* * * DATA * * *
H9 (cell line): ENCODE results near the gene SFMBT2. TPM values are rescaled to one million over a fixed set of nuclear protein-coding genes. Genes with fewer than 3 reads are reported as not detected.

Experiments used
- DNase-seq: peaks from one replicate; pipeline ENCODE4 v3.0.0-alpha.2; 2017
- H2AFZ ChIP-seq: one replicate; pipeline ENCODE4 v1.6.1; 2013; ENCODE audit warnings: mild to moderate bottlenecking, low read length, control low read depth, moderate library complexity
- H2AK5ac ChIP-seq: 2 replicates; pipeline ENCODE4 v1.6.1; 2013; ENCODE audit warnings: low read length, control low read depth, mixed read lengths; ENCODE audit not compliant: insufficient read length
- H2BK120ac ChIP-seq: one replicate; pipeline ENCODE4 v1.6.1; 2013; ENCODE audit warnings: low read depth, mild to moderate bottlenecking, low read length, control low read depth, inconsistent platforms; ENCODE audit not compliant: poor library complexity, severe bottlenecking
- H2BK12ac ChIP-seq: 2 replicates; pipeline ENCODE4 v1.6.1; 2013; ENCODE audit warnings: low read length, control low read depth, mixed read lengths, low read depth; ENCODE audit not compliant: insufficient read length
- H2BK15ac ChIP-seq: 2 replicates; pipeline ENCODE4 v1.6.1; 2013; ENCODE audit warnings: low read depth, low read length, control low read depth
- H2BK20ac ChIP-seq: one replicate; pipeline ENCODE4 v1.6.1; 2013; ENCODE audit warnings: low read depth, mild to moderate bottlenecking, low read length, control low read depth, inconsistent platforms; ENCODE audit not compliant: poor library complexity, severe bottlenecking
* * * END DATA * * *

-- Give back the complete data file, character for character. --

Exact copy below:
H9 (cell line): ENCODE results near the gene SFMBT2. TPM values are rescaled to one million over a fixed set of nuclear protein-coding genes. Genes with fewer than 3 reads are reported as not detected.

Experiments used
- DNase-seq: peaks from one replicate; pipeline ENCODE4 v3.0.0-alpha.2; 2017
- H2AFZ ChIP-seq: one replicate; pipeline ENCODE4 v1.6.1; 2013; ENCODE audit warnings: mild to moderate bottlenecking, low read length, control low read depth, moderate library complexity
- H2AK5ac ChIP-seq: 2 replicates; pipeline ENCODE4 v1.6.1; 2013; ENCODE audit warnings: low read length, control low read depth, mixed read lengths; ENCODE audit not compliant: insufficient read length
- H2BK120ac ChIP-seq: one replicate; pipeline ENCODE4 v1.6.1; 2013; ENCODE audit warnings: low read depth, mild to moderate bottlenecking, low read length, control low read depth, inconsistent platforms; ENCODE audit not compliant: poor library complexity, severe bottlenecking
- H2BK12ac ChIP-seq: 2 replicates; pipeline ENCODE4 v1.6.1; 2013; ENCODE audit warnings: low read length, control low read depth, mixed read lengths, low read depth; ENCODE audit not compliant: insufficient read length
- H2BK15ac ChIP-seq: 2 replicates; pipeline ENCODE4 v1.6.1; 2013; ENCODE audit warnings: low read depth, low read length, control low read depth
- H2BK20ac ChIP-seq: one replicate; pipeline ENCODE4 v1.6.1; 2013; ENCODE audit warnings: low read depth, mild to moderate bottlenecking, low read length, control low read depth, inconsistent platforms; ENCODE audit not compliant: poor library complexity, severe bottlenecking